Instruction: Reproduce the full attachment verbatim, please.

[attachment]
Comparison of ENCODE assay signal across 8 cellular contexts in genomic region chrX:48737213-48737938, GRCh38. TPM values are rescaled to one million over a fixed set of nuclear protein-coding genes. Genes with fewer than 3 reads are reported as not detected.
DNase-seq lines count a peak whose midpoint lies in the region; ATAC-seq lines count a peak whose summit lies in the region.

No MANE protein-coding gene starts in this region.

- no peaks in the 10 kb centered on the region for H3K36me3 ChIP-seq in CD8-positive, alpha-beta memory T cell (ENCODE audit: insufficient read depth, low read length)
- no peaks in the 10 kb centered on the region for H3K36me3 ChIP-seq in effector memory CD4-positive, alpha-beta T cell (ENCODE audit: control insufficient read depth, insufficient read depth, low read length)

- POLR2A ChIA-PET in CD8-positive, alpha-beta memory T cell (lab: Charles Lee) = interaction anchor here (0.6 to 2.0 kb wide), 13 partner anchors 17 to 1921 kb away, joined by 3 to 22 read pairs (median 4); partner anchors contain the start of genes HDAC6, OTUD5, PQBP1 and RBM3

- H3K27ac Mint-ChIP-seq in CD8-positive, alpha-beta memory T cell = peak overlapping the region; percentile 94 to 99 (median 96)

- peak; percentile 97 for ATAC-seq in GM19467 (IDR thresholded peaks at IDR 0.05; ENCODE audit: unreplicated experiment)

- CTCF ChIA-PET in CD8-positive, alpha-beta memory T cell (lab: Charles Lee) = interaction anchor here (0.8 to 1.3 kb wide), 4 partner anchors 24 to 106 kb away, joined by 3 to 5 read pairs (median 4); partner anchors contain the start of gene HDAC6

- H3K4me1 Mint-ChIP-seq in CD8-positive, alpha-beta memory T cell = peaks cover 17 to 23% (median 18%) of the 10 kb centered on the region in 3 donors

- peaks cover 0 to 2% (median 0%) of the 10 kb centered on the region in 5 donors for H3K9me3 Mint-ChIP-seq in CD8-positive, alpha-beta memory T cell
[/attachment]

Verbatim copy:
Comparison of ENCODE assay signal across 8 cellular contexts in genomic region chrX:48737213-48737938, GRCh38. TPM values are rescaled to one million over a fixed set of nuclear protein-coding genes. Genes with fewer than 3 reads are reported as not detected.
DNase-seq lines count a peak whose midpoint lies in the region; ATAC-seq lines count a peak whose summit lies in the region.

No MANE protein-coding gene starts in this region.

- no peaks in the 10 kb centered on the region for H3K36me3 ChIP-seq in CD8-positive, alpha-beta memory T cell (ENCODE audit: insufficient read depth, low read length)
- no peaks in the 10 kb centered on the region for H3K36me3 ChIP-seq in effector memory CD4-positive, alpha-beta T cell (ENCODE audit: control insufficient read depth, insufficient read depth, low read length)

- POLR2A ChIA-PET in CD8-positive, alpha-beta memory T cell (lab: Charles Lee) = interaction anchor here (0.6 to 2.0 kb wide), 13 partner anchors 17 to 1921 kb away, joined by 3 to 22 read pairs (median 4); partner anchors contain the start of genes HDAC6, OTUD5, PQBP1 and RBM3

- H3K27ac Mint-ChIP-seq in CD8-positive, alpha-beta memory T cell = peak overlapping the region; percentile 94 to 99 (median 96)

- peak; percentile 97 for ATAC-seq in GM19467 (IDR thresholded peaks at IDR 0.05; ENCODE audit: unreplicated experiment)

- CTCF ChIA-PET in CD8-positive, alpha-beta memory T cell (lab: Charles Lee) = interaction anchor here (0.8 to 1.3 kb wide), 4 partner anchors 24 to 106 kb away, joined by 3 to 5 read pairs (median 4); partner anchors contain the start of gene HDAC6

- H3K4me1 Mint-ChIP-seq in CD8-positive, alpha-beta memory T cell = peaks cover 17 to 23% (median 18%) of the 10 kb centered on the region in 3 donors

- peaks cover 0 to 2% (median 0%) of the 10 kb centered on the region in 5 donors for H3K9me3 Mint-ChIP-seq in CD8-positive, alpha-beta memory T cell